The long afternoons in the fall in central California seemed to last forever. From the orchards a redolence of decaying fruit, the flotsam of summer, the sunlight evincing a peculiar and ineluctable harvest melange of earthy odors. The Indian summers brought a richness and delicacy to these scents and before sunset the slight cooling allowed one to drink appreciatively of the sun’s darkening, winey reds. I recall with wistful pleasure those late afternoons outside the small bungalow on that non-descript small town street, the bungalow that served as the office for California Rural Legal Assistance (CRLA).

After graduating from Boalt in 1969 and passing the bar exam, my father took a job as directing attorney of the Marysville outpost of CRLA. As a child of seven, I could not have helped noticing the profound differences between the seething vanguard that proliferated in Berkeley and the sleepy, staid and parochial setting that Marysville offered. It felt at first like a strange parallel reality. And yet, while the locale had a decidedly sleep feel, our experiences there proved far from dull. And today, my mind can easily conjure a myriad impressions all competing to suggest and emphasize all that was vital, hopeful and even valorous.

* * *

Justice is the great conjurer. But rather than conjure illusions or facile gain, it conjurers community, selfhood, traditions and future.

* * *

Usually, my mother, little sister and I would wait outside for my father to finish work. My sister and I would play on the sidewalk, my mother sitting in the car reading. But often I had occasion to spend time with my father inside, in the office, the inner sanctum of Justice. I have a vivid memory of sitting at a heavy wooden table and drawing a picture of an enormous Godzilla-type creature. The creature was advancing on an unseen enemy with claws extended. It was detailed and multi-colored. I labeled this dragon “CRLA”. (I believe my father still has this drawing somewhere. I should like to dig it up just now.)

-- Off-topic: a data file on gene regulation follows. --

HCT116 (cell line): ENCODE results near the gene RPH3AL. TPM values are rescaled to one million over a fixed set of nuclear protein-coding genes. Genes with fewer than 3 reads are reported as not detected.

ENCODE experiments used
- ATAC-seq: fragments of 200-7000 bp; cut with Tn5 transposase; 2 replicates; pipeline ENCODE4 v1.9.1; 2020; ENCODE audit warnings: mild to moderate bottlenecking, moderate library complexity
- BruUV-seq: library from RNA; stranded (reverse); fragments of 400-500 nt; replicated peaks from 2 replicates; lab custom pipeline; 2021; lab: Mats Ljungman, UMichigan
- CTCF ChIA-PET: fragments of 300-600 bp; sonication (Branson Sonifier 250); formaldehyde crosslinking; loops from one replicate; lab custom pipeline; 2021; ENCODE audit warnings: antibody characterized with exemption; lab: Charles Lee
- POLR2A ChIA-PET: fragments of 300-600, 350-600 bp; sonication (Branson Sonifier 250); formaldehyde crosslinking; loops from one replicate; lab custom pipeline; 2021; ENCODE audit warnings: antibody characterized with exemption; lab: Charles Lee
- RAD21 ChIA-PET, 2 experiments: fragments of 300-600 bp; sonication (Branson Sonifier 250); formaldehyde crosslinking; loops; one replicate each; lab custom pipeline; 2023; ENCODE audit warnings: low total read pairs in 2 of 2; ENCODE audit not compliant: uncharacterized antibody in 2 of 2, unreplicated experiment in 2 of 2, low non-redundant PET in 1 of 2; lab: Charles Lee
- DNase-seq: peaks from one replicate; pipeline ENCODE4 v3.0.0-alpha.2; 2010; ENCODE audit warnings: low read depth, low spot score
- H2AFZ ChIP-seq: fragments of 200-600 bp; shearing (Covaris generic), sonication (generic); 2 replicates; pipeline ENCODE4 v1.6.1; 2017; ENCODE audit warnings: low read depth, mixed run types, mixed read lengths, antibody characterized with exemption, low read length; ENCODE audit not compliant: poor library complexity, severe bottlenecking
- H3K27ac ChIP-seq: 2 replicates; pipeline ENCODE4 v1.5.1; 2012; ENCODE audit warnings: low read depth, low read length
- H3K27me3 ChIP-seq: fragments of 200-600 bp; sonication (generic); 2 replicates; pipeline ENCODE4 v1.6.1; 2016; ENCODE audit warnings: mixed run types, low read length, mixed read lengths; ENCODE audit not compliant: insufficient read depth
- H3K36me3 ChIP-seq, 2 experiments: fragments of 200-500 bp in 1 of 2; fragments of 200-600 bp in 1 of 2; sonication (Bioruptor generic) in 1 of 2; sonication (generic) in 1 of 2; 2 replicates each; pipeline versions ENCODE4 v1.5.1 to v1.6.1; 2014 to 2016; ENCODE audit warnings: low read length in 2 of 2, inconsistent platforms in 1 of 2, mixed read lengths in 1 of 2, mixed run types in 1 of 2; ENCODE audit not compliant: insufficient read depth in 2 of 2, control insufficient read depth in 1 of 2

Although immersed in my drawing, I looked up from time to time. It was impossible not be interested in the people who came into my father’s office seeking justice. On this particular day, there was an indigenous couple. They sat in front of my father’s desk and shared the details of their situation which I understood were painful and difficult. Their soft voices betrayed little emotion. But the substance was filled with rage and desperation. I watched as my father listened. He was using a part of himself that I had never seen. He was very attentively weighing their circumstances against known remedies and mentally improvising legal strategy. With one ear, he heard these desperate people. With the other ear, he listened to the Law. It seemed he listened as conduit, coupling human being and sky. I understood in that moment the meaning of “practice”. In “practice” we connect. We connect with one another and in relation to eternal principles. (As environmental law emerged, I learned that we also reconnect with the Earth.)

My father worked on big cases while working at the Marysville office. Class-action farm-worker lawsuits. He worked with civil rights leader Cesar Chavez. I have many memories of fields and festivities, of banners, music, megaphoned voices, of la huelga. We had wonderful gatherings in the big, old farm house we rented that rose up wearily from the sea of orchards. And as a child I was infinitely fascinated by the lawyer-comrades who came to eat and drink, propound and engage. Sometimes, my father would sing. Once, I remember a wrestling match between my father and a colleague. It was never boring. I loved that they always wanted to hear what I had to say.

The riches uncovered in that fertile turbulence were of tremendous psychological value. I draw on it today. My dreams of a universal justice system based in Ulanbaatar; my dreams of an international law that reflects all legal traditions; my dreams of a cultural awakening reconciling the human race with the Divine Source–all these dreams derive from these early experiences. I draw on their capital as I plan, look for fuel, strategize, connect with like-minded people in Mongolia, Austria, Japan, Russia and elsewhere. As I have said to my father several times: “The project in Mongolia is just like CRLA, but on a global scale!” He smiles somewhat nervously at this, for he is aware of the teaming challenges to come.

Behind the nervousness, he is a committed warrior.

In the spring of that year (1971), my mother was sitting in the window sill on the second floor (probably listening to Crosby, Stills, Nash and Young)when the broad side of the house was struck by a bullet at some distance from the window. She looked curiously at the point of impact then calmly withdrew to the interior of the house. My sister and I were told it was a stray hunting bullet.

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